|My rusty wheelbarrow flowers.|
That is the hardest part about being a writer. You get brilliant ideas in the worst places. I learned after several times driving tractor and having great ideas come to me; I needed to carry a notepad and pen with me when I did any tractor work. Otherwise, when I'd try later to write it down the whole thing would be fuzzy or lost completely.
The other day, I made sure I had my phone with me while I painted the side of the house and the dog house. When I do mindless jobs, my brain opens up and ideas hit. Sure enough. I had two ideas for mystery books come to me. I pulled out my phone, hit the notes app, and the mic and recited my thoughts then and there. That is the best way to use technology in my opinion. Being able to just recite a thought and it is there for you to capture later. My phone may be a pain otherwise, but for making sure I get my ideas down, it's awesome!
While I was driving to town- I have a 40 minute drive to town- I came up with two better plots for the next two Silver Dollar Saloon books and discovered a better plot for the second book in my new mystery series. But it was all hands free other than turning on a recording device, which requires one swipe of my thumb on the side and to hit one button on the front of the device as it sits on the console between the front seats. When I am driving by myself, I always take my recording device and clip my lapel mic to my collar before heading out. That way I can capture any thoughts or scenes that come to me as I'm driving.
With as bad a memory as I have, I've had to come up with ways to not lose ideas. When my children were small and even now they talk about things we did and I can't remember them. Over the years I've told them that part of my memory was fried when I was a child. Which could be true. At age four, I had mumps that went into encephalitis. All I remember of the whole thing was my dad carrying me into the doctor's office and then my grandmother spoon feeding me vanilla milk shakes. To this day, I don't care for vanilla milkshakes. But because I have trouble remembering much of my childhood and even adult events and happenings and tend to live more in the moment than on memories, I think some of my memory storage was affected. Anyway, a whole different story.
Back to remembering. I have readers who remember my books better than I do, which is kind of frightening since I made the characters and settings up and they should be something that is ingrained in my brain, I'd think.
One thing I do remember are the kind words readers say about my books and how I am able to give them a few hours to get away from their worlds and enter mine.
How is your memory? Do you remember a lot about your childhood and raising your kids or are your memories vague for a lot of that time?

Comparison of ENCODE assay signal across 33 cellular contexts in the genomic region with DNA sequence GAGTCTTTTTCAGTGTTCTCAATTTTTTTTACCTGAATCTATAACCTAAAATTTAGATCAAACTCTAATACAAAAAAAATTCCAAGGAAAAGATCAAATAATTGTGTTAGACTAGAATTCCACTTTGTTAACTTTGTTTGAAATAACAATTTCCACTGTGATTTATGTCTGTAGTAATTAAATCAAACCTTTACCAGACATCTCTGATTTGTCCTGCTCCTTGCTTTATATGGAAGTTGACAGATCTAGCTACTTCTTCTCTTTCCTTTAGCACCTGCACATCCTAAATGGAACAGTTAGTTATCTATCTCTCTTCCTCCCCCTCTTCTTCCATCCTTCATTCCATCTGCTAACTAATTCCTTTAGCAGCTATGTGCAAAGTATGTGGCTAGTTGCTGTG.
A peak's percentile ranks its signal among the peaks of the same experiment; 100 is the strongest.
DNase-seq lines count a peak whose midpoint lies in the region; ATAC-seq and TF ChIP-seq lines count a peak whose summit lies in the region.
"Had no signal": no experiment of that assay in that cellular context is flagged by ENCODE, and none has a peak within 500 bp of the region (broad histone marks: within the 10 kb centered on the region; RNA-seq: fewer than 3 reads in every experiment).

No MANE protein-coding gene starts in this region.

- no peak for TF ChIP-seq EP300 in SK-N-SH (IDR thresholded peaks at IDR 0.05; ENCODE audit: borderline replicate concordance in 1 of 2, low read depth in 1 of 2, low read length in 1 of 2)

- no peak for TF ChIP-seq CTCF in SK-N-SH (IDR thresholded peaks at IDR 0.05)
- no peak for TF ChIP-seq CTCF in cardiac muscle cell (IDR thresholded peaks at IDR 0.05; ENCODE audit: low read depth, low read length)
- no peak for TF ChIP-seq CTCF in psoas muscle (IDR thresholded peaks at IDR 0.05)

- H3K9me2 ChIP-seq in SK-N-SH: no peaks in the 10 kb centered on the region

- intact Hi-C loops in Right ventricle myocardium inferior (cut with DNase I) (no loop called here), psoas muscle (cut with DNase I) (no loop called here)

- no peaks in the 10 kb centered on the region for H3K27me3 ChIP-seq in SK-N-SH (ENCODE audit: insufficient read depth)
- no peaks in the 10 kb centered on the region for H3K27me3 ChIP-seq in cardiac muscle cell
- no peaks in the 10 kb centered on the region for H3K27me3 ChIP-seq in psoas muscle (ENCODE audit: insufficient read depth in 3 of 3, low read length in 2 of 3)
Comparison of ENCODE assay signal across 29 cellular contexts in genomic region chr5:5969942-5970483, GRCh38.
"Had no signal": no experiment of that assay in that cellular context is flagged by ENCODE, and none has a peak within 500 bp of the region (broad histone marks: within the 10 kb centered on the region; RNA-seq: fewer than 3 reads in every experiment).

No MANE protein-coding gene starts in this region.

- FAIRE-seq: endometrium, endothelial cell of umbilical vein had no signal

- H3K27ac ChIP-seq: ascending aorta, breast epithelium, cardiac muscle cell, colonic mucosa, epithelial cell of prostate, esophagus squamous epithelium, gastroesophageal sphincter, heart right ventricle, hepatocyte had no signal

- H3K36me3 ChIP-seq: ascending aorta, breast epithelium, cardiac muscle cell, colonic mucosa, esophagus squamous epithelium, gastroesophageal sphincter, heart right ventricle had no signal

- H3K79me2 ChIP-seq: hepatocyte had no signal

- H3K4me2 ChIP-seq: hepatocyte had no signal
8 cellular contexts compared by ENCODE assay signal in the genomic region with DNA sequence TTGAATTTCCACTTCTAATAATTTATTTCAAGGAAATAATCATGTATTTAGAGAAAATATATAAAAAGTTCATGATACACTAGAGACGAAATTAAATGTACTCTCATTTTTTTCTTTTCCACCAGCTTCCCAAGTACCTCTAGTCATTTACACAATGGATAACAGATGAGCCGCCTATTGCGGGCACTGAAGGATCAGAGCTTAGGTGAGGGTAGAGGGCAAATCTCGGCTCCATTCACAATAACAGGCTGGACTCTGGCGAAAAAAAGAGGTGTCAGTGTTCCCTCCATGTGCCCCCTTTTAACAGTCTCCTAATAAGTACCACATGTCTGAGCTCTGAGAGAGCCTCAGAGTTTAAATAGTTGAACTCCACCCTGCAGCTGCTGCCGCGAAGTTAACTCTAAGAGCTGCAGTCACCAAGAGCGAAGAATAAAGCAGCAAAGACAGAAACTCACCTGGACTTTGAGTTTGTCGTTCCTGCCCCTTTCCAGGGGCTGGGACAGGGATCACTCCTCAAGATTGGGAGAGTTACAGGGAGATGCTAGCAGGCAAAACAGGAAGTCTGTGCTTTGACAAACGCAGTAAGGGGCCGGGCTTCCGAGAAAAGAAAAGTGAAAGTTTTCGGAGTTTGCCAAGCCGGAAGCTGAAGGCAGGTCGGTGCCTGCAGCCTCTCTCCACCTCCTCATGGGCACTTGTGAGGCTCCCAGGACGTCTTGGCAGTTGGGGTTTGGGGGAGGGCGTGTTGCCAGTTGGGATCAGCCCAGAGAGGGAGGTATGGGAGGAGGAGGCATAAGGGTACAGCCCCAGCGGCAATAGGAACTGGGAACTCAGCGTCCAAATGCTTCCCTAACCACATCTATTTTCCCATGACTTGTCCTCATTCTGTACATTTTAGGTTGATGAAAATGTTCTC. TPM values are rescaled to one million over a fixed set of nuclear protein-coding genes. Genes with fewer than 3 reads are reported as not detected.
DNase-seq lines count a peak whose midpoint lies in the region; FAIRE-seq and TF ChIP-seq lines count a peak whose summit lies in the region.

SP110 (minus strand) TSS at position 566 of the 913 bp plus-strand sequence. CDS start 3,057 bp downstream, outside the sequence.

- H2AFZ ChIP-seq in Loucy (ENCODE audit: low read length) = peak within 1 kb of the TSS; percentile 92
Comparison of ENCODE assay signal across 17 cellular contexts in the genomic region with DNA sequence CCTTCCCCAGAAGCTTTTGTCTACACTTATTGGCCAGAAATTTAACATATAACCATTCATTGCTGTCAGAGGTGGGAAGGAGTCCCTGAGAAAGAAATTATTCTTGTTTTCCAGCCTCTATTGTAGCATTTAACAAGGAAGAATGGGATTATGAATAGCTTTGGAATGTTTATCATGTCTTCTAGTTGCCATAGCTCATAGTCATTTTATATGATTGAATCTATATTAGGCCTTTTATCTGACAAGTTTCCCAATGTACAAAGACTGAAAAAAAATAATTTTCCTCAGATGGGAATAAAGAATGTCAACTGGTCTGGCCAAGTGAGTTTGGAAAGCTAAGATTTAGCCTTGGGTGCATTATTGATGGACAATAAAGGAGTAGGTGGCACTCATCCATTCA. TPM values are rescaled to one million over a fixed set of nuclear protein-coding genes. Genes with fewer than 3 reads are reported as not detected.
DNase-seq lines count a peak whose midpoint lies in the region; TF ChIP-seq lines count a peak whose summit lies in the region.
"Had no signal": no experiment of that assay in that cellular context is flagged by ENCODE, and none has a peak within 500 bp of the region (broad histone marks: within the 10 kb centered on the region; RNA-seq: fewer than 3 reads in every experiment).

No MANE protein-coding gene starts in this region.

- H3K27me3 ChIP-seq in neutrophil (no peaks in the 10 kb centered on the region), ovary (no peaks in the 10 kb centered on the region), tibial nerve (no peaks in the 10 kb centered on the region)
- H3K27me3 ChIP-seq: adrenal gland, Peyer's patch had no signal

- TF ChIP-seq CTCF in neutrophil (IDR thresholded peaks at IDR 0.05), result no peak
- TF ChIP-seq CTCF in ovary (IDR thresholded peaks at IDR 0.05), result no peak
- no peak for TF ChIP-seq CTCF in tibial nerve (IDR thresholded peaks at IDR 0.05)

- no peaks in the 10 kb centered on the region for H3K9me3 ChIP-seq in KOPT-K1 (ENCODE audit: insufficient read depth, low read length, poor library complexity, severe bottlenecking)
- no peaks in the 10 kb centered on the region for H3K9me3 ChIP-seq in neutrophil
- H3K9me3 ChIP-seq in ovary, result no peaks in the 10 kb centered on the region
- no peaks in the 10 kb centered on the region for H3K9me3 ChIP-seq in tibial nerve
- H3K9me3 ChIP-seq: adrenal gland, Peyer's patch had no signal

Here is my new release.
Jealousy… Drugs… Murder…
At the reservation to make final arrangements for her upcoming wedding, potter Shandra Higheagle gets caught up in the murder of a young woman about to turn her life around.
Having no jurisdiction on the reservation, Detective Ryan Greer pulls in favors from friends in the FBI to make sure there is no delay in their wedding.
However, the death occurs in a sacred place and could place the nuptials on hold. Following the clues may not only stop the wedding... But separate Shandra and Ryan for life.
Universal Buy Link: https://www.books2read.com/u/mKKB7d
Paty Jager is an award-winning author of 34 novels, 8 novellas, and numerous anthologies of murder mystery and western romance. All her work has Western or Native American elements in them along with hints of humor and engaging characters. Her Shandra Higheagle mystery series has been a runner-up in the RONE Award Mystery category, and a finalist in the Daphne du Maurier. This is what Mysteries Etc says about her Shandra Higheagle mystery series: “Mystery, romance, small town, and Native American heritage combine to make a compelling read.”
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Paty, this is very reassuring. I thought it was just me. I was sick as a child--a lot--and my parents were told I couldn't possibly live. Ha! I'm still here and that doctor is long gone. However, some events dessert me. I think part of it is focus. Writers are focused on the story and the next one. I hope that's the reason. LOLReplyDelete
Caroline, I agree. I think we are thinking so far ahead, at least, I am, that I tend to forget the past books to make room in my brain for the new ones. Thanks for commenting!Delete
I have a wonderful memory of things long ago, but recently when I was hospitalized, I thought up all these plot and scene ideas to wile away the time. Guess what? Out the old window when I came home! I think, as writers, our brains are always on high creative alert and chugging along. It's no wonder we don't remember. There's no more room inside our memory cache.ReplyDelete
Judy Ann, I agree! Our minds run out of room.Delete
Paty, I hope I inherited my mother's memory. Even at 97, she knew everyone's birthdays. Not just kids, grands, and cousins. She also remembered birthdays of church members. I do have a knack for remembering birthdays, but don't ask me any date in history. It just doesn't click in my brain. Lol. And I can walk into the next room and forget what I came after. Or leave a pan of something cooking on the stove and forget about it as I type away. Ugh! The scraping I've had to do to some of these pans.ReplyDelete
Laurean, I don't have a memory for numbers. I remember months people have birthdays but I struggle with the dates. And before cell phones with people's numbers already there, I struggled to remember phone numbers and addresses. It also takes me a while to learn people's names. I recognize them but can't always dig up the name.ReplyDelete